Is there an exact moment someone could pinpoint and say, “There. That’s when soccer truly became a part of mainstream sports culture in the United States”?
It’s hard to say if there’s any one moment. Soccer has had its ups and downs in the United States. There were lows, such as the MLS losing $250 million dollars in the league’s first five years, that make many fans think that soccer has only become popular more recently. But that would disregard some of the early highs that the sport had experienced in the US as well.
These highs are numerous. The United States hosting the World Cup in 1994 was met with over 3 million fans in attendance. The Women’s National Soccer Team winning the FIFA World Cup in 1991 and 1999 also stand out, not to mention the gold medals they won in the Olympics. There was also when David Beckham joined the LA Galaxy in 2007, bringing a prominent European star into the MLS and giving the league not only star athlete recognition, but a new level of prestige and excitement.
It’s hard to argue that, if nothing else, there’s a foundation for the popularity of soccer in the US. Data would agree – as of 2011, some polls have pointed to soccer being the fourth-most popular sport in the US. It’s overtaken racing, hockey, tennis, and more.
Seeing why soccer is so popular is easy. Kids play the game young, and there’s so many different levels of competition and excitement that getting swept up in the culture is easy. The success of the MLS has also had a profound impact on the popularity of the sport in the US. Attending an MLS game went from borderline niche to common and exciting. Team support groups made up the most passionate fans add a flare of excitement in the stands, while the on-field product has become more engaging and interesting to spectators – both diehard and casual alike.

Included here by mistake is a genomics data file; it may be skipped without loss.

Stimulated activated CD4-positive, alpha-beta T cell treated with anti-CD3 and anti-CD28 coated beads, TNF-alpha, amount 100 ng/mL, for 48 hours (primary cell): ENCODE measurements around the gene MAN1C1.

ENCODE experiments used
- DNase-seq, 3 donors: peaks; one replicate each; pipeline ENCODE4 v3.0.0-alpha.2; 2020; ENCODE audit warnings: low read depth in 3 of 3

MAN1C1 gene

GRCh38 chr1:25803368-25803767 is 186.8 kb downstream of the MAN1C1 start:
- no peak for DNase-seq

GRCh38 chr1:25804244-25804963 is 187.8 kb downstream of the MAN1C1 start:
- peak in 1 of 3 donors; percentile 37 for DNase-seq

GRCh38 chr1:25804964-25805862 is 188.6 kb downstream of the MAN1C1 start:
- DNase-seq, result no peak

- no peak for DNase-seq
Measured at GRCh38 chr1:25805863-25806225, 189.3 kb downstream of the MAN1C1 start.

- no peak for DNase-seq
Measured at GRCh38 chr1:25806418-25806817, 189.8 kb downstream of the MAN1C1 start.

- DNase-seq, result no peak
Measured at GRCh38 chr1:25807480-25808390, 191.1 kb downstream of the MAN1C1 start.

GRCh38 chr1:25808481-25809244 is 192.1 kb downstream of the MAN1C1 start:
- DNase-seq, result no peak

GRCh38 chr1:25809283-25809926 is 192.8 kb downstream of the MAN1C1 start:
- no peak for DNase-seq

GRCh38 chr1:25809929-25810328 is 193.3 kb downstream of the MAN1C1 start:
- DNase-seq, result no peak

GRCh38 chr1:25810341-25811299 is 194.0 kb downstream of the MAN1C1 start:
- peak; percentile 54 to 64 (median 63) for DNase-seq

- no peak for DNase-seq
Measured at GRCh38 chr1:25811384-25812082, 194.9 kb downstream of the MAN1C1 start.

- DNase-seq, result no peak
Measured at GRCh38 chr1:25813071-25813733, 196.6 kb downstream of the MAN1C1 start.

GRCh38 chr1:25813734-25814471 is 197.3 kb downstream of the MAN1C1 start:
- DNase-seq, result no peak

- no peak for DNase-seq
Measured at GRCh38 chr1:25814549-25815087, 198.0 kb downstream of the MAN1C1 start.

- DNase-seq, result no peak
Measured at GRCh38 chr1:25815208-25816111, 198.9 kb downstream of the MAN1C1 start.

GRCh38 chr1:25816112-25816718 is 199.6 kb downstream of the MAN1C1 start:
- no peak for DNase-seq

Consider the Phoenix Rising for example: a newly-rebranded soccer team in Phoenix, the team has amassed some incredibly popular overseas and local players to bring excitement onto the field. The team engages with its fanbase as well and keeps them energized before, during, and after the game. The new coat of paint on the franchise (which was formally known as the Arizona United Soccer Club) will bring a lot to look forward to for fans of the sport. And not only will fans get to enjoy the games in person, they’ll get to watch all games live and on demand on Cox.
Phoenix is just one of many cities having a soccer fanbase activated by the recent addition of a professional team. The league the Rising plays in, the USL, is becoming increasingly more popular – the addition of top athletes and competitive matches have no doubt helped. Still though, the question remains: when exactly did soccer hit its stride in the US? More importantly, where’s this popularity taking the soccer culture?
It’s hard to answer the first question because there continues to be more instances of soccer growing. As for the second question, that may be answered by considering how much soccer continues to rise in popularity. Soccer’s popularity has yet to plateau, and that means the best days of the sport in the US are still to come. Just ask the fans in Phoenix, who are thrilled to have a team of their own.